What would we do without our farmers?

Congratulations to the Schrack family for Schrack Farm Resources LP of Loganton being named the 2018 Innovative Dairy Farmer of the year.

It’s a national honor. (Page A1, The Express, March 5, 2018)

Given right here in Clinton County.

Jim and Lisa Harbach and Kevin Schrack, Lisa’s brother, are partners in Schrack Farm Resources, and they operate the award-winning farm with the help of their children and grandchildren, who now represent the 11th generation on the land.

That’s right … 11 generations.

That translates to the family working as farmers since 1773.

Heck, the farm should be a national landmark!

And talk about family bonds!

The award is presented by the International Dairy Foods Association and Dairy Herd Management Magazine.

Farming requires a strong work ethic because it is hard work … work made even more challenging (but fullfilling) when those who see themselves as stewards of the land practice their passion.

In the case of Schrack Farms, the family operation employs progressive land management practices that include the use of no-till planting on the more than 2,500 acres of cropland, the nurturing of their land’s soil structure and health, commitment to clean water and sustainability.

In operation since before our country was founded, the Schrack family “has learned a thing or two about the natural environment and the importance of farming practices that focus on conservation,” the magazine (found online at www.dairyherd.com) wrote. “Today, the family is managing a 1,100-head dairy herd while advocating for no-till farming, maintaining soil health and promoting awareness of the Chesapeake Bay watershed.”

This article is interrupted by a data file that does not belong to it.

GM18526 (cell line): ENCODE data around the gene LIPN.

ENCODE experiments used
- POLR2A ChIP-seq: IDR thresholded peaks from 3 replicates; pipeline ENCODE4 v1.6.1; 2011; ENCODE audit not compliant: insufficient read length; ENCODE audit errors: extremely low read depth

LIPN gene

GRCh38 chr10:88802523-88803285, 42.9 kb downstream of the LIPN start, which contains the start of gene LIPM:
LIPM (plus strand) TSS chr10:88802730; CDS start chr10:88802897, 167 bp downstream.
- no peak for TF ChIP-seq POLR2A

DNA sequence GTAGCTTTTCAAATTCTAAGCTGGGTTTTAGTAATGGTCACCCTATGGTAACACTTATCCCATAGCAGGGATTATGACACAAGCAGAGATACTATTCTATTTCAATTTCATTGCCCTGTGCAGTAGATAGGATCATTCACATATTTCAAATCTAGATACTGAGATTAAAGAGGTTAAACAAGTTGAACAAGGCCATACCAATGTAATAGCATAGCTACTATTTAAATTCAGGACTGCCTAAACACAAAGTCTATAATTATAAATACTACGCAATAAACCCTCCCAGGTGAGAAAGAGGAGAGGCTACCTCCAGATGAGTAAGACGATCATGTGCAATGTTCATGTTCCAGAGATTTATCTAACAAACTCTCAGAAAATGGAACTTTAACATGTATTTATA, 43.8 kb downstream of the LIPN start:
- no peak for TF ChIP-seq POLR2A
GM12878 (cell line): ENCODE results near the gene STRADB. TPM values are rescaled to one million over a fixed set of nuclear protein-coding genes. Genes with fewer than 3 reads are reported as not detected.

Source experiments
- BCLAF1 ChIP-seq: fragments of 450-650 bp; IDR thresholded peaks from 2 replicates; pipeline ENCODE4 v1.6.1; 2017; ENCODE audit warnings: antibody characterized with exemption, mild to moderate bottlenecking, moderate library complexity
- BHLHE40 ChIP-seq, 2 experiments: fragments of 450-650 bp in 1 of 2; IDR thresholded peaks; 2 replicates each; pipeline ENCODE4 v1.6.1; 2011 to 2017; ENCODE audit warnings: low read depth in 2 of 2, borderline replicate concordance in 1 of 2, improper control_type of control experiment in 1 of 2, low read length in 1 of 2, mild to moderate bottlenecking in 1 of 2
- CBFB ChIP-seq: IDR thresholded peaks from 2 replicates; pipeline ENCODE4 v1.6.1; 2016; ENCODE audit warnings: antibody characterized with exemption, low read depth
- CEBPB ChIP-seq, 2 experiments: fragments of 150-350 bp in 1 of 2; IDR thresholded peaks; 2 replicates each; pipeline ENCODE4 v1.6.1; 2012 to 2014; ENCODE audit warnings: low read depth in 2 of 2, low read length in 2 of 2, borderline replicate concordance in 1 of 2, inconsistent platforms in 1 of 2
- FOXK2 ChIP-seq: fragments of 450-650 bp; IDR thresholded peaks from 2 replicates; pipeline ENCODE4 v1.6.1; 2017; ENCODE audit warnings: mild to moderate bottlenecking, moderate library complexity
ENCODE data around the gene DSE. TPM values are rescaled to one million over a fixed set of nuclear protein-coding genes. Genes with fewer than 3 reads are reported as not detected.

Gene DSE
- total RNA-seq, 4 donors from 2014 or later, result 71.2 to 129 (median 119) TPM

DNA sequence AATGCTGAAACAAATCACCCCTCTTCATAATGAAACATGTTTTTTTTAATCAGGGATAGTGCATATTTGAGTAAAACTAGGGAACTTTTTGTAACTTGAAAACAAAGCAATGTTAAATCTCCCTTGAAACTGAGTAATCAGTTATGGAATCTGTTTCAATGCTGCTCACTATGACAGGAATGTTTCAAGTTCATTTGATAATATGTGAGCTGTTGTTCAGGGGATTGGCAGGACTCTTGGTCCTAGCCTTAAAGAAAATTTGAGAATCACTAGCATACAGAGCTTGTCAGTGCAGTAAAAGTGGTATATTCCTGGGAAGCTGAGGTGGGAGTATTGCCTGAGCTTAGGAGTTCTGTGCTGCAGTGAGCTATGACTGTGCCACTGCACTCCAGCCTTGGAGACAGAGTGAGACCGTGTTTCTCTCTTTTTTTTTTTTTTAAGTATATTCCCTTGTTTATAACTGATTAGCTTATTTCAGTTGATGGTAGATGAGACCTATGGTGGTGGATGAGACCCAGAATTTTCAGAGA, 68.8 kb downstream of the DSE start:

Schrack Farm Resources also was an early adopter of renewable energy technology and installed one of the first methane digesters in Pennsylvania.

Now the farm generates revenue by selling power back to the grid and reduces electricity costs for the farm. “These endeavors rocketed this multi-generational dairy farm into the forefront of farming practices today,” the IDFA and magazine said.

“We’re pleased to honor Schrack Farm Resources because their operation effectively demonstrates that investment in environmentally friendly practices can lower costs, provide new revenue streams and offer greater efficiencies on the farm,” said Michael Dykes, IDFA president and CEO. “Also, we commend the partners for continuing to educate local legislators and their community about their operation’s positive economic and environmental benefits.”

“Because of (The Schrack Family’s) advocacy and testimony to the benefits both to the farm and the surrounding community, our state now has a set metering law that allows farms to generate revenue from this energy stream,” said Pennsylvania Secretary of Agriculture Russell Redding, who nominated the farm for the award.

The Schracks probably will tell you they’re like many of the farm families in our region and across the nation.

And thank God for them.